Grand Canyon Mule Trips

What You Need to Know About Riding Mules Into the Grand Canyon

Grand Canyon Mule
••• Grand Canyon Mule. Elizabeth R. Mitchell

Mule Trips – An Edgy Grand Canyon Experience

While most visitors gather to gawk at the canyon from the rim look-outs and head for the gift shops, the more adventurous may find that a mule trip into the canyon will make their visit to the Grand Canyon truly memorable.

On one of the Grand Canyon’s storyboards, is a large picture of Teddy Roosevelt sitting astride a mule heading down the Bright Angel trail.

A guest awaiting an early morning mule trip commented, “I’ll bet he didn’t meet the under-200 pound rule!”

Yes, there are rules and safety regulations that go along with a once-in-a-lifetime experience at the Grand Canyon. Mule trips are offered for day trippers and those that want to head all the way down to the Colorado River for a one or two-night stay at Phantom Ranch. Although the outfitters boast a near perfect 100-year safety record, the mule trip down hazardous, steep trails requires that riders pay attention to the leaders, knowledgeable wranglers who are there for your guidance and safety. As the lead wrangler told a group of riders, “this ain’t no pony ride!”

About Grand Canyon Mule Trips​

First, who shouldn’t consider the trip? If you are afraid of heights or large animals (mules are larger than some horses and are not cute little donkeys), you should skip this trip. If you weigh over 200 pounds or are less than 4 ft.

7in. in height, the trip is not for you. And, you need to be able to follow the directions, given in English, from the wranglers. It is wise to check with the outfitters prior to signing up if you have health conditions that might pose a problem.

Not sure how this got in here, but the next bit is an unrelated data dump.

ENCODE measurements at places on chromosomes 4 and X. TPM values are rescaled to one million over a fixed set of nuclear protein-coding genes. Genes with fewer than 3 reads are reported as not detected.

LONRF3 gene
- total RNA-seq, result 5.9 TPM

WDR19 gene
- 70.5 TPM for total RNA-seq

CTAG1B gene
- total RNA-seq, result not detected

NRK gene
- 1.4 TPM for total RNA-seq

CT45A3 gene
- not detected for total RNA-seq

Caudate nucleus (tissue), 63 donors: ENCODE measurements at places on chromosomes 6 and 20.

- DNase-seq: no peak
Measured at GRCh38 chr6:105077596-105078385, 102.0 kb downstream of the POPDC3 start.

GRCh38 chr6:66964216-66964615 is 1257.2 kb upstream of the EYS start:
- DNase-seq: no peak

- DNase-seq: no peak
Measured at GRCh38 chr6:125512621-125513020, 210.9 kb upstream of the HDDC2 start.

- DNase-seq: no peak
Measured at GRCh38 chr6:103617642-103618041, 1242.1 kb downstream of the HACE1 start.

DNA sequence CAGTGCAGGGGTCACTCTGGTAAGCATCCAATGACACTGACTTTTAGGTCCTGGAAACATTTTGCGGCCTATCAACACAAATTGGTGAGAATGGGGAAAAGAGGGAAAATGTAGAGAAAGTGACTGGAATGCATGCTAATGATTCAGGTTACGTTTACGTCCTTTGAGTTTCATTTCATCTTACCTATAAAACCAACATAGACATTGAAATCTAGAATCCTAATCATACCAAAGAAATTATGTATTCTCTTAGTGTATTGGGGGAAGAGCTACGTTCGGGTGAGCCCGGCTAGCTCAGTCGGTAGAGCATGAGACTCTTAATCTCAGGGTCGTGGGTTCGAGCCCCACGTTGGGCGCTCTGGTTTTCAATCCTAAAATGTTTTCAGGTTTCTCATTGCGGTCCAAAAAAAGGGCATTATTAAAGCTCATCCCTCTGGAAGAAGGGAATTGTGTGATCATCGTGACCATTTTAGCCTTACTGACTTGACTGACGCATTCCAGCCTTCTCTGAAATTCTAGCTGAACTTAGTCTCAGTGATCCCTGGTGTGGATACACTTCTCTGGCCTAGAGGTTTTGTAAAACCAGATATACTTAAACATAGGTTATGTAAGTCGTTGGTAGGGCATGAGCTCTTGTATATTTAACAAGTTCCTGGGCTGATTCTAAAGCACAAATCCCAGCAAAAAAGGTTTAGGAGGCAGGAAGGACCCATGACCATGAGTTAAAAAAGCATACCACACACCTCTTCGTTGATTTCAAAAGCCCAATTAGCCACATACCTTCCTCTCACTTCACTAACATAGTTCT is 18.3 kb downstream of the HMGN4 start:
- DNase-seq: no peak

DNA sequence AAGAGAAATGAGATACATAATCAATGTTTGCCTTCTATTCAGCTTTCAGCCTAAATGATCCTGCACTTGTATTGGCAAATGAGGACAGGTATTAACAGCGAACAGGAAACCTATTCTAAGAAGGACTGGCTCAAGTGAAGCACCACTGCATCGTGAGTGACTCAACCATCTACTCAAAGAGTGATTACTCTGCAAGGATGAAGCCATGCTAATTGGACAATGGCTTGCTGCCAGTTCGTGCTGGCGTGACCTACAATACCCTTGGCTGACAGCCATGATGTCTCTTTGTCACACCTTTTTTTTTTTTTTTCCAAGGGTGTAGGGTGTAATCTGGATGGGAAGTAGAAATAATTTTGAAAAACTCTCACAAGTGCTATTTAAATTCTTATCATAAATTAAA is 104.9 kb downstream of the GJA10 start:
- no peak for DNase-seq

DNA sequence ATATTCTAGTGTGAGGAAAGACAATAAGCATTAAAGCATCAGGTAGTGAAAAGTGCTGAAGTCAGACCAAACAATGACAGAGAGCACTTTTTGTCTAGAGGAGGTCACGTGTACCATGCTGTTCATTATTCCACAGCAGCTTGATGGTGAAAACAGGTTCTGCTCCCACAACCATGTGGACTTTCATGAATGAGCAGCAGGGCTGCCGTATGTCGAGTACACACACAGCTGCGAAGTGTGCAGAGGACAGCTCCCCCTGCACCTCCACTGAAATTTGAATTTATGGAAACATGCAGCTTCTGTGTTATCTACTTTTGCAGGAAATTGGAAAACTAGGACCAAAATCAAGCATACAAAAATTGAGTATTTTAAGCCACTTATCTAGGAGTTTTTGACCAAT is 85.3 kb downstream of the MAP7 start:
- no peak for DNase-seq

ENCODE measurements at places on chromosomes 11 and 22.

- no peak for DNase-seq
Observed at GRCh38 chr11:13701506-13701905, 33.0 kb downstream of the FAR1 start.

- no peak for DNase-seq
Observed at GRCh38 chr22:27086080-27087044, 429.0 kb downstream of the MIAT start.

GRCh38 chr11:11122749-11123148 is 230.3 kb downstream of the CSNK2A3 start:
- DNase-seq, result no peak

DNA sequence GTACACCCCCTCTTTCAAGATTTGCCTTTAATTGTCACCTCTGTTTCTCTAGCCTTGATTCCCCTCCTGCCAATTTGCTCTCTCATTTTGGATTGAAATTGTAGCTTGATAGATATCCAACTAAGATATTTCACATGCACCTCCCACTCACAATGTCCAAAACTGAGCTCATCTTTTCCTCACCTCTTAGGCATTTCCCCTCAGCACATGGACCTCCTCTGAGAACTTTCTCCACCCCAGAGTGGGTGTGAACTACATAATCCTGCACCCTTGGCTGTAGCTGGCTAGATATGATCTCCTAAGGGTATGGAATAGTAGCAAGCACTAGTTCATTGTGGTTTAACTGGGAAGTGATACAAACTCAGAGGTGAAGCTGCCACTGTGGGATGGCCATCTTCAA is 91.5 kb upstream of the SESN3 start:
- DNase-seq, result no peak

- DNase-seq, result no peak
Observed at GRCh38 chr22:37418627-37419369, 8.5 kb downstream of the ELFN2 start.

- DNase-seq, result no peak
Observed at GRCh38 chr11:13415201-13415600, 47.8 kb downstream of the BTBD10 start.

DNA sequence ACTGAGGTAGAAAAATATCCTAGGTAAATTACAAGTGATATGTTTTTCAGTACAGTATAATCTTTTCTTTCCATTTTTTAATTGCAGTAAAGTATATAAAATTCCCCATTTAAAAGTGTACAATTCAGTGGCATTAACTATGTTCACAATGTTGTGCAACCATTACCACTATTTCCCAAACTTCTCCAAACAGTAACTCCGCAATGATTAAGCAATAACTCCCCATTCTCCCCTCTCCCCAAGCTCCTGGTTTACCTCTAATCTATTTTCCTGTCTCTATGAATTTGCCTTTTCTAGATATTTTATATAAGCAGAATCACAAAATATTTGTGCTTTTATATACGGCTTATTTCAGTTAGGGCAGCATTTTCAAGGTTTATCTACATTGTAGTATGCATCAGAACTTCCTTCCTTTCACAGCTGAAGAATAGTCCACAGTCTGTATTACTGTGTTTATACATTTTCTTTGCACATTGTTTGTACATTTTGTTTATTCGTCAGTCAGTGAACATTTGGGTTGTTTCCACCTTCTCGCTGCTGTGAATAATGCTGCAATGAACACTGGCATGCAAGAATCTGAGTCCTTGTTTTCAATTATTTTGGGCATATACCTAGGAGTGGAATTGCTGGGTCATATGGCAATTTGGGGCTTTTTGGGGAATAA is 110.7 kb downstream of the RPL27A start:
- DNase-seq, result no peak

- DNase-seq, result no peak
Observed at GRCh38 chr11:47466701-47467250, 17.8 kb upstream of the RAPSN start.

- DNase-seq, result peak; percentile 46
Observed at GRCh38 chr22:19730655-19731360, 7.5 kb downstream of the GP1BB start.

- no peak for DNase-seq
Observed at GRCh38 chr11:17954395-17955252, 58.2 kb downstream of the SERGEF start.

Are you up for an adventure? If you have a sense of adventure, feel reasonably fit and want to see the Grand Canyon from the top down, in all angles of light, and experience the canyon’s geology, wildlife and beauty in a way few ever get to experience it, you may enjoy the trip.

What about riding ability? Riders of all abilities are welcome. The wranglers will tell you that if you are a regular rider, you will ache a lot less than the newbies, but after a 5 and a half hour ride to the canyon floor anyone will have a little trouble walking.

Wranglers will brief you on how to rein your mule, how to pace the mule and how to avoid problems. They will watch over you all the way and are there to ensure your safety. But you will have to take their advice to heart and do your part for a successful trip.

What can I expect from the mules? The mules are selected for strength, endurance, and sure-footedness. They are trained to handle the switchbacks and narrow trails. But, as the wranglers will tell you, they are still animals who may be stubborn at times and may be frightened by an unexpected mountain goat, falling rock or rude hiker on the trail. Oh yes, and did I tell you that the mules walk on the outside half of the trail? (remember, don’t take this trip if you are afraid of heights)

At the pre-ride briefing, you will be told how important it is to keep together. Mules are herd animals. Riders are provided with crops, or short whips, and are told to use them to keep their mule at least two to five feet in back of the mule in front of them.

The wranglers size up the riders and have smaller mules for children. As the travelers are lined up to head out, the riders are told that children go first, then women, and then the guys. And, they are told, “if you do well on the way down we may let you ride back with the people you came with.”

What are the options? There is a one day trip which goes to Plateau Point. The ride departs daily from the Stone Corral at the Bright Angel Trailhead. You will ride 3,200 feet down to the point, where you will have a magnificent view of the Colorado River 1,320 feet below. Lunch (box lunch) is served at Indian Gardens before heading back up the trail. Saddle time is 6 hours and the 12 mile trip takes 7 hours.